Publications Produced as a Result of this Research

Note: When clicking on a Digital Object Identifier (DOI) number, you will be taken to an external site maintained by the publisher. Some full text articles may not yet be available without a charge during the embargo (administrative interval).

Some links on this page may take you to non-federal websites. Their policies may differ from this site.

William J. Scharmach, Sharma, M.K., Raymond D. Buchner, Vasilis Papavassiliou, Gaurav N. Vajani, and Mark T. Swihart "Amorphous carbon encapsulation for improved collection efficiency in aerosol processes" AIChE Journal, v.59, 2013, p.4116.

Sharma, M.K., Buchner R.D., Scharmach W.J., Papavassiliou V., Swihart M.T. "Creating conductive copper-silver bimetallic nanostructured coatings using a high temperature reducing jet aerosol reactor" Aerosol Science and Technology, v.47, 2013, p.858. doi:10.1080/02786826.2013.796338 


Project Outcomes Report

Disclaimer

This Project Outcomes Report for the General Public is displayed verbatim as submitted by the Principal Investigator (PI) for this award. Any opinions, findings, and conclusions or recommendations expressed in this Report are those of the PI and do not necessarily reflect the views of the National Science Foundation; NSF has not approved or endorsed its content.

The goal of this project was to develop a new cost-effective technology for producing multicomponent metal nanoparticles for use in applications such as printable electronics. Very small particles of metal (below 50 nm in diameter, or 1/1000th of the diameter of a typical human hair) require lower processing temperatures than larger particles. These small particles can sinter (melt into one another enough to form electrical contacts) at temperatures where low-cost materials such as paper and plastic are stable. They are also compatible with printing technologies such as ink-jet printing that cannot use larger particles. At present, silver is the metal that is most commonly used in printable electronics. However, silver is relatively expensive, and lower cost solutions are needed if printable electronics are to achieve more widespread applications. Ultimately, low-cost printed electronics could allow exciting new developments, such as the integration of displays and sensors into printed materials (somewhat like the Daily Prophet newspaper in the Harry Potter movies). In addition, optical barcodes on consumer goods could be replaced by printed radio-frequency identification (RFID) tags that can be read remotely. This would, for example, eliminate the need to remove each item from a grocery cart to scan it.  The whole cart could simply be passed over an RFID scanner that would read the tags on all the products simultaneously. The availability of low-cost metal nanoparticles for formulating inks that can produce structures with high electrical conductivity using low-temperature processing is key to the advancement of these technologies.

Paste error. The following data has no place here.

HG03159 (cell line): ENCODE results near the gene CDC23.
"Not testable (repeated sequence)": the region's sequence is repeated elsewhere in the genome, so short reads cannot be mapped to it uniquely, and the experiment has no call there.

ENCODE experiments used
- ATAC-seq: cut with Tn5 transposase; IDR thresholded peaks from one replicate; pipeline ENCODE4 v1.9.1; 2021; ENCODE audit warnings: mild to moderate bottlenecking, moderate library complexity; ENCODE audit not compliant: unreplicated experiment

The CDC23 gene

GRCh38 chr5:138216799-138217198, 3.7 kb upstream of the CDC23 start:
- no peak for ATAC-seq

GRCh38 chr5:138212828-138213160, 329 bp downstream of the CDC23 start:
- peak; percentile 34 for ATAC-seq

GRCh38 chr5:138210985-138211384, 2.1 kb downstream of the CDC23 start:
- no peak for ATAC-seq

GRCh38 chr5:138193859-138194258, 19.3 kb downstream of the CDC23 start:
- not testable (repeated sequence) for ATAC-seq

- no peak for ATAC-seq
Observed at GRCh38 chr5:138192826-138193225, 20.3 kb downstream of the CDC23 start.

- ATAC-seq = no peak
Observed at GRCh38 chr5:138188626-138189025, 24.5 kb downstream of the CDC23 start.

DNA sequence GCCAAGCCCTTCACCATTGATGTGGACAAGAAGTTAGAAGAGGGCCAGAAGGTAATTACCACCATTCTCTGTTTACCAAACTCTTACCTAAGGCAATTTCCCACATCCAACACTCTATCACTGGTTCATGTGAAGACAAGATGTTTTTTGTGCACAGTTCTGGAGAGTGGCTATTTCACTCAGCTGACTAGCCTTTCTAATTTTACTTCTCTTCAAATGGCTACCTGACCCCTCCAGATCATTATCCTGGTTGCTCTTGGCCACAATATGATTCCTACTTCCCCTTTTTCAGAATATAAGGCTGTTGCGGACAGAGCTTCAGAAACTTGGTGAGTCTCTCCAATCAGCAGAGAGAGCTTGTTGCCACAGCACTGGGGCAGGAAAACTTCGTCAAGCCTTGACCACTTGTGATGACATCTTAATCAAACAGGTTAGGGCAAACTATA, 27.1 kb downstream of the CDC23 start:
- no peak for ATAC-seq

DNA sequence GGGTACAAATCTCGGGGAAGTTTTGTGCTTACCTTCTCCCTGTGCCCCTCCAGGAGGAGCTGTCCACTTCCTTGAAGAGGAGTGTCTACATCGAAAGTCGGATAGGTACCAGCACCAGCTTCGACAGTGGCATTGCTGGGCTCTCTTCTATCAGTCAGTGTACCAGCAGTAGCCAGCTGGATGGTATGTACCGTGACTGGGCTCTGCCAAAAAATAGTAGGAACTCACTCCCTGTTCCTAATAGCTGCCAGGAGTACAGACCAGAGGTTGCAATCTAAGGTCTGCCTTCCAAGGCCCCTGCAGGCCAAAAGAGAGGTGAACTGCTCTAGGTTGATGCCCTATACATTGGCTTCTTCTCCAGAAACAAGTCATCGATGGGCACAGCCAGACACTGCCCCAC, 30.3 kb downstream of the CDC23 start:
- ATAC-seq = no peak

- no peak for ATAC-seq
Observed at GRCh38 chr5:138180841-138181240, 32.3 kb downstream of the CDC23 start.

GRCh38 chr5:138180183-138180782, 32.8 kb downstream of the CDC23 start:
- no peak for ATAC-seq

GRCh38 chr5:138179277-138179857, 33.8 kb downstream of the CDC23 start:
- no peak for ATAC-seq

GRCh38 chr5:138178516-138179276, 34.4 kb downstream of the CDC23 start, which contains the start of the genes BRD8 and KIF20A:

This project, a collaboration between researchers at the University at Buffalo (SUNY) and Praxair, Inc. developed a new process for producing metal nanoparticles from low-cost environmentally-friendly solutions of metal salts in water, with low-cost energy from a clean-burning hydrogen flame. In this process, dubbed the High Temperature Reducing Jet method, hydrogen is burned with a limited amount of oxygen to create a hot gas stream that contains excess hydrogen. This hot gas goes into a converging-diverging nozzle that accelerates it to a very high speed. Water-based solutions of metal salts, such as copper nitrate, are pumped into this nozzle from the sides (see Figure 1). The hot, high-velocity gas stream sprays these into tiny droplets that very quickly evaporate. The precursor compound decomposes to produce gas-phase molecules that react to produce metal nanoparticles. The excess hydrogen in the gas mixture reacts with oxygen from the precursors to ensure that metal nanoparticles, and not metal oxide nanoparticles  are formed (e.g. copper metal, not the blue-green copper oxide one might see on an aging bronze statue). As the nanoparticles leave the reactor, they are mixed with a stream of cold, inert nitrogen gas, which cools them down so that they do not grow further or stick together and melt into larger particles.

An important feature of this technology is that the metal atoms in the precursor solution are fully converted into the product nanoparticles. Thus, no metal is wasted, and the composition of the product particles is determined by the composition of the precursor solution. In this study, we demonstrated the production of two-component copper-silver nanoparticles, three-component copper-silver-tin nanoparticles, and two-component copper-nickel alloy nanoparticles. All of these showed high electrical conductivity in thin films sintered at relatively low temperatures (200 to 300 degrees celsius). In copper-silver-tin  mixtures we were able to achieve electrical conductivity similar to that of a pure silver nanoparticle film while using only 20 percent silver. This could produce a major cost reduction in inks for printed electronics. We demonstrated that, although both pure copper and pure nick...

For specific questions or comments about this information including the NSF Project Outcomes Report, contact us.